You’ll never guess who I’m picking on today. Then again, maybe you will. If you read this blog regularly, you’ll know I’m fond of letters written
by to Billy Graham because the advice Graham gives isn’t always the most useful and my secular/humanist/atheist response tends to address the issue better. So, here’s the letter.
Several months ago, I met someone on one of those Internet social media sites, and I really thought he cared about me and things might go somewhere. But when I tried to meet him in person, he cut me off. Maybe I shouldn’t have gotten into this, but where can I turn to find a true friend? I’m tired of being so lonely. — V.J.
Cut you off in traffic, or took one look at you in the light and made a bee-line for the door rather than greet you like a human being? Some people are shitheads, no doubt about it. A guy might come across like a saint when you talk to him on-line. He’ll seem like an intelligent, engaging, inviting, fantastic do-gooder in every email. Then you meet him in person and discover he’s an arrogant know-it-all still living with his ex-wife, sponging off her disabilities cheque and won’t keep a job for more than a few weeks because he “gets bored easily.” That happened to me once. I went all the way to England to meet that guy after chatting/emailing off and on for a couple years. Good thing I also went over there to work for a while because otherwise it would have been a pretty shitty end to my holiday.
In the years since I’ve tried other relationships with varying degrees of success and calamity, none of which I really want to elaborate on. Suffice it to say, dating seems like a freaking minefield. I don’t know how people get through it and arrive on the other side married. No idea. I think any dating lessons I should have learned as a teenager got missed because I was too busying reading alone in my room. The people I did have a crush on rarely learned of it and the few who did did not respond positively. Rejection is spirit-crushing.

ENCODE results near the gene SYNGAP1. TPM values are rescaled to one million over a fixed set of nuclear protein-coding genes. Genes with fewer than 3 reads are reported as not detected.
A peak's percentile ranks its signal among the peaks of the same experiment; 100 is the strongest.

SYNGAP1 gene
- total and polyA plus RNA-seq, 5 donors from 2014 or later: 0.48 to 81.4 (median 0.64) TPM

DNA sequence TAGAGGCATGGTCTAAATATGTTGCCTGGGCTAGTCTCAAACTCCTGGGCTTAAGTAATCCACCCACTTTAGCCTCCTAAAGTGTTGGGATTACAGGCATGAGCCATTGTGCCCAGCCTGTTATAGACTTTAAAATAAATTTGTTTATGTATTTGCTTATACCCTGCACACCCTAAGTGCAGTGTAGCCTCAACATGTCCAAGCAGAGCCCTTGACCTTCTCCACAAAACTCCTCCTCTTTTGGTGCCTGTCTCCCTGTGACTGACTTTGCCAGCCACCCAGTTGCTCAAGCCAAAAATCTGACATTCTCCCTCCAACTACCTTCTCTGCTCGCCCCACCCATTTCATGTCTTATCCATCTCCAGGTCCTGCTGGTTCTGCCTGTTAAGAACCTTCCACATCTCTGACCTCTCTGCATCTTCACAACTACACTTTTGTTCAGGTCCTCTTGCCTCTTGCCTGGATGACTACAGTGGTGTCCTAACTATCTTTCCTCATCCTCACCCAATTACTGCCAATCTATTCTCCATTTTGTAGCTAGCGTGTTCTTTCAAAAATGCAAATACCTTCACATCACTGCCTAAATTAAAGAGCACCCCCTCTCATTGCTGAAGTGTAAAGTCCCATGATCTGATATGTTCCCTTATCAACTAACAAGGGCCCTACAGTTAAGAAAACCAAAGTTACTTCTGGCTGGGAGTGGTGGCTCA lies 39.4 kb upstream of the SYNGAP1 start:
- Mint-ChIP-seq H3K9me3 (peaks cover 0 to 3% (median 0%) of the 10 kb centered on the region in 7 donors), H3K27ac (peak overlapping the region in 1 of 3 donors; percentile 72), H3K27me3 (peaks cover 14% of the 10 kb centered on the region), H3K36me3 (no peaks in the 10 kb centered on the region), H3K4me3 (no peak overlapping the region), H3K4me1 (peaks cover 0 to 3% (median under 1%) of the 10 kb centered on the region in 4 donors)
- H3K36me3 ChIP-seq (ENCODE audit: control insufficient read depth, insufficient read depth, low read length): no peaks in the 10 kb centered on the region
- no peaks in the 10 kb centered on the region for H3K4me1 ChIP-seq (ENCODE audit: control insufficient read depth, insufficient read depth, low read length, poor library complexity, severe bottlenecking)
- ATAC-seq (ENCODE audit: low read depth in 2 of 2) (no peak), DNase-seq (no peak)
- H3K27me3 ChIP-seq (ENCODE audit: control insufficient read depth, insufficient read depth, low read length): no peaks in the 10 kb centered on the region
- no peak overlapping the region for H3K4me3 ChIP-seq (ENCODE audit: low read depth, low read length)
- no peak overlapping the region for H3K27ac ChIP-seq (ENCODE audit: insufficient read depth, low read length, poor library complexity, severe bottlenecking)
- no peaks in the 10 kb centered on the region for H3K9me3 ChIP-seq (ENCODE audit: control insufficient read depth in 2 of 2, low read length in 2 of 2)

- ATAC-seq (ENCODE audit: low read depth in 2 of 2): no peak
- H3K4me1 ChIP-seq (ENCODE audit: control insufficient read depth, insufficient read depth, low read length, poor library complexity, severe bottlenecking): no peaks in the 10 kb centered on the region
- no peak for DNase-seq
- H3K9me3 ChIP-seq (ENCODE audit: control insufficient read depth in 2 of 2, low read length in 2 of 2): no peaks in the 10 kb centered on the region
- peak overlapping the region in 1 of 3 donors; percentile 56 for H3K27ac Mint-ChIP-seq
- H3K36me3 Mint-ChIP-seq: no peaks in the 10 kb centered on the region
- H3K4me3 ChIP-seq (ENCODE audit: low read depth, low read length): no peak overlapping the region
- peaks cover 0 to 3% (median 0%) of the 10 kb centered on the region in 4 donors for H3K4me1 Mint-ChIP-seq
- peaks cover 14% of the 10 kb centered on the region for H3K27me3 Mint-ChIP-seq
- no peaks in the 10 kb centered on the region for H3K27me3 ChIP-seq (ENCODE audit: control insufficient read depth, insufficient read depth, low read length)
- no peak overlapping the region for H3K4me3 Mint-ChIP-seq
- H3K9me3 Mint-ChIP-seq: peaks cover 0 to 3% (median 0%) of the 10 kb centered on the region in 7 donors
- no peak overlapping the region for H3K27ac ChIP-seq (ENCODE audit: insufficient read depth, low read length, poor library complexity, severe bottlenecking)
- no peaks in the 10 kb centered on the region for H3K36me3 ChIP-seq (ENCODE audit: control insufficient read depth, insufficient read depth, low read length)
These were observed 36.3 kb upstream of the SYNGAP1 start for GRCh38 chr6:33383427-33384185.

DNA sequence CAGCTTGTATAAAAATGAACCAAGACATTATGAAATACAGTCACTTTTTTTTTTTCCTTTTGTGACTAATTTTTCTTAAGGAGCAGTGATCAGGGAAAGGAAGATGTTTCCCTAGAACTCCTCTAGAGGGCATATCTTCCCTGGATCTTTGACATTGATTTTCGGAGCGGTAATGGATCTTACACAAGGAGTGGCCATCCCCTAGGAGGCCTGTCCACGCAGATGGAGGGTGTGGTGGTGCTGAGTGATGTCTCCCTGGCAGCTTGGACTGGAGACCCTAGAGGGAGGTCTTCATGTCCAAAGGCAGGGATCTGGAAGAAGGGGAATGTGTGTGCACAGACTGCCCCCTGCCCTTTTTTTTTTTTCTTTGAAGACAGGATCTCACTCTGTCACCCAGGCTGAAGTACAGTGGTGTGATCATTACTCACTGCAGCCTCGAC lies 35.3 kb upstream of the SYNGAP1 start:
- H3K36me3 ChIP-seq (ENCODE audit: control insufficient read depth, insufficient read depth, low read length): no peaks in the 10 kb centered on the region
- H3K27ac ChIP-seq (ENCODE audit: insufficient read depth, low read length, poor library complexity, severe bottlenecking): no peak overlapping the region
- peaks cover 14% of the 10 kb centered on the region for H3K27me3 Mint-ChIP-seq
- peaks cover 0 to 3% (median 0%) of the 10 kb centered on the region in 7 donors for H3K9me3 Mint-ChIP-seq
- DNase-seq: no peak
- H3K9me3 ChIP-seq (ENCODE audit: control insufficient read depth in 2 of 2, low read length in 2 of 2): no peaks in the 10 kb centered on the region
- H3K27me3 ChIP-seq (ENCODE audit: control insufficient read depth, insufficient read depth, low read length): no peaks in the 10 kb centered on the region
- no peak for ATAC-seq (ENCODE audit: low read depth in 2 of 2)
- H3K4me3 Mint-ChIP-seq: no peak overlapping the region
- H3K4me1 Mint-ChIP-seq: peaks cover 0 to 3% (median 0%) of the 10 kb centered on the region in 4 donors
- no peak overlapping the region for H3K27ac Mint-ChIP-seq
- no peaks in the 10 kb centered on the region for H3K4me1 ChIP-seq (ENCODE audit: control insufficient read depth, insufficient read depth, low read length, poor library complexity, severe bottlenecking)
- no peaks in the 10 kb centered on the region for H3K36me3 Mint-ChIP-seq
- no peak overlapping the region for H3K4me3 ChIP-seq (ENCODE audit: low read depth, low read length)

I’ve crushed a few spirits in my time, too.
I’ve got an online friendship going with a fellow I shall call Dexx (because he calls himself Dexx) and he and I often write back and forth about where I’m at in the relationship game. Currently, I appear to be in the penalty box on account of dumping a guy who was pretty into me. I’d decided that feelings were not mutual enough to prolong things beyond the three week mark. Kinder to be honest, in my opinion, even when the truth hurts. Why pretend I’m more interested than I actually am? Better he be free to find someone who’ll really dig him and that frees me up to try someone else at some point. But enough about that.
Before I get to Billy Graham, I’m going to quote from someone else’s dating experience. Jezebel writer, Alyssa Bereznak, met someone via OK-Cupid and rejected him on account of his passion for Magic: the Gathering.